Trip Start Jun 21, 2008
44Trip End Aug 03, 2008
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I left the hostel, for the ferry back to Svendborg - on the way, I stopped at the same bakery I went to yesterday but being early, there were none of those yummy thumbprint cookies :( Instead, I grabbed some assorted pastries.
I've been having breathing problems since last night - there must be some plant or flower on this island that's giving me problems. I felt kind of like when I was in Naples for the first time, when I thought I was going to suffocate and die (see Euro 2006 blog entitled "A masterpiece so beautiful it made me cry ...." http://www.travelpod.com/travel-blog-entries/pwong/europe_2006/1157658960/tpod.html?tweb_UID=pwong ) Luckily, it wasn't quite as bad, this time
Quite tired, today - a bad and short sleep last night, I felt like a zombie on the ferry. Nobody checked for train tickets on the ride from Svendborg to Odense, just like on the train ride in, two days ago. On the way, I ate the third pastry I bought from the bakery in Aeroskobing - a Danish, with grainy jam that was WAY too sweet. The pastry was also croissant-like - this bakery can't do a good pastry, but does wicked cookies, apparently.
The Odense train station is messed up with how the escalators are set up - you can go from the 1st floor to the 3rd, and from the 1st to the 2nd, but you can't go directly from the 2nd to the 3rd, you have to go back down to the 1st floor in order to go to the third. If this was in southern Italy, I would suspect that this bizarre design had something to do with contractors employed by the mafia!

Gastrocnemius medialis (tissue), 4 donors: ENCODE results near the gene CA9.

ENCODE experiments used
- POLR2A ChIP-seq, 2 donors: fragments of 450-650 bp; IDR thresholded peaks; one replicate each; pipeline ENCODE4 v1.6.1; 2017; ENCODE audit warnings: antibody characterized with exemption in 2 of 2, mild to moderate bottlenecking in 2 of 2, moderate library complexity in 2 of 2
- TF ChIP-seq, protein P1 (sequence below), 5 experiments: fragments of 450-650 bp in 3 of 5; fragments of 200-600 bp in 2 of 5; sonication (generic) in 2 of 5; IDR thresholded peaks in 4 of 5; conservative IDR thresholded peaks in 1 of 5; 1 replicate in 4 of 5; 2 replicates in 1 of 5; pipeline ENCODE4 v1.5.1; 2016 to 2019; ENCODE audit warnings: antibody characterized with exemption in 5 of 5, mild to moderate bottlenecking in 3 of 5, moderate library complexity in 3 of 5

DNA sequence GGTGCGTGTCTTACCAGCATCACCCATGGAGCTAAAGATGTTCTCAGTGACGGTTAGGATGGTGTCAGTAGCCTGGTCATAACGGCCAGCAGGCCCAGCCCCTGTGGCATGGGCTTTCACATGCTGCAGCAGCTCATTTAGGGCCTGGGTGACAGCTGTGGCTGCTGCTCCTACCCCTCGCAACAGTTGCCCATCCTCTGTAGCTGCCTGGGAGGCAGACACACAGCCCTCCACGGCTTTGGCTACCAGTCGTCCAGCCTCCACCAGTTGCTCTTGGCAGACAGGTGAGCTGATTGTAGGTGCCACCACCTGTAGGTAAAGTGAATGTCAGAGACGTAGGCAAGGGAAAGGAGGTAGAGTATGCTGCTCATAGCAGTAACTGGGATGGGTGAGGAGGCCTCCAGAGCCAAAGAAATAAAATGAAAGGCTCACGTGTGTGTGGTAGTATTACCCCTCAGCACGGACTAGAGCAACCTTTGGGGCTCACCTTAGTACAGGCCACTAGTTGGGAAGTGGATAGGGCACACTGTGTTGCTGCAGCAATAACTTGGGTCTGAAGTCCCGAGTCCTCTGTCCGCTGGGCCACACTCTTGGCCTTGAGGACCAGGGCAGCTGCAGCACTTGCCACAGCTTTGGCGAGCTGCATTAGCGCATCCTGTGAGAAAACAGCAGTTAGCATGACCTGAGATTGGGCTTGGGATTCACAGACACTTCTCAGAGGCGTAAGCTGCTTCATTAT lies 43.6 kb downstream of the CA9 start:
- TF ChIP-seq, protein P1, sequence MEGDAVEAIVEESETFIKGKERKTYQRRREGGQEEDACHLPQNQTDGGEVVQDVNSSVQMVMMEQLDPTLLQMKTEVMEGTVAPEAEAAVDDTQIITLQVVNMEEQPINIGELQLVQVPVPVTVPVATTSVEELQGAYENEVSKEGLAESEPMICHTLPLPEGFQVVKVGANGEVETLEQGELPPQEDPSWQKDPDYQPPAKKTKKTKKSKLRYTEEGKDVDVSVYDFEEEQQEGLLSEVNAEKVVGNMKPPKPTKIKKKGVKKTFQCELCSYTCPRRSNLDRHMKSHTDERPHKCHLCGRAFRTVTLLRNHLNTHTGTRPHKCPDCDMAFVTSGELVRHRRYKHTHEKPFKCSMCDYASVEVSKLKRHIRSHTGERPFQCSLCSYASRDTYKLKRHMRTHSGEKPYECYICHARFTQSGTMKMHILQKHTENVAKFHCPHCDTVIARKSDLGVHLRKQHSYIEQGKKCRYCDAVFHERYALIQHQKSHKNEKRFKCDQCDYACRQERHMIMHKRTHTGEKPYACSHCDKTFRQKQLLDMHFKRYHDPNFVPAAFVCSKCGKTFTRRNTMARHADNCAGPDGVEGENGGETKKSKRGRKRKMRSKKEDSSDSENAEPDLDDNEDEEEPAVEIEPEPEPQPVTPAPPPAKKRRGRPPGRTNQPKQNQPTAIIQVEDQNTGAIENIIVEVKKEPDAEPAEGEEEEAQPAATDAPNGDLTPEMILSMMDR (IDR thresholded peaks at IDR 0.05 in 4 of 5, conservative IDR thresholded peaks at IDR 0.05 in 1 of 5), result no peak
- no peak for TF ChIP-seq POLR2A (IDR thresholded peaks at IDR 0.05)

My allergies were horrible today, non-stop sneezing and blowing my nose - I was actually getting dehydrated from that! Maybe my body is breaking down because it isn't used to having relaxing days like the past few. But it's alright, because I need to sneak a breather here and there, otherwise I might die during the final six days of my trip, which will be incredibly hectic
I arrived in Padborg, where I caught my last train of the day - destination, Hamburg! It looked like there were a bunch of army guys going back home on board. There was also a group of incredibly annoying teens that were yelling, screaming, singing, dancing, and banging the walls in a nearby compartment. This was exactly what I DIDN'T need, after a long travel day - I hopped on the 8:15 ferry and finally arrived in Hamburg at 16:00.
The air in Hamburg definitely isn't as pristine as Norwegian air - not a great first impression of this city. The roads leading to the A&O hostel were pretty messed up - on the map, it looks like a simple, direct route. Unfortunately, the maps don't show all the different bridges, and elevation changes.
I checked in - the hostel room is quite nice, big and airy, and also has a TV. The common areas look alright, too. The dumb thing is that there is no shower curtain in the bathroom, but they do leave you a squeegee to clean up the mess after. Pretty stupid. They could also use a few hooks in the bathroom.
Back to the train station in search of a grocery store - I desperately needed some water, and found a drug store
I wandered aimlessly around Hamburg - I forgot to bring any information on the city, so I'll try and figure something out tomorrow. I was starving, but came across a beach volleyball tournament, and got sucked in. Who needs food when you have women jumping around in bikinis?
Next up was Norway versus Belgium - I didn't catch the names of the Belgians, because I was too distracted by the "talent" of the Norwegian team of Hakedal and Toerlen. Though the scores were closer than they should have been, Norway easily carried the play.
Hamburg is a little bit gritty, but I like it - it doesn't seem to be overly touristy, but there appears to be enough to keep tourists occupied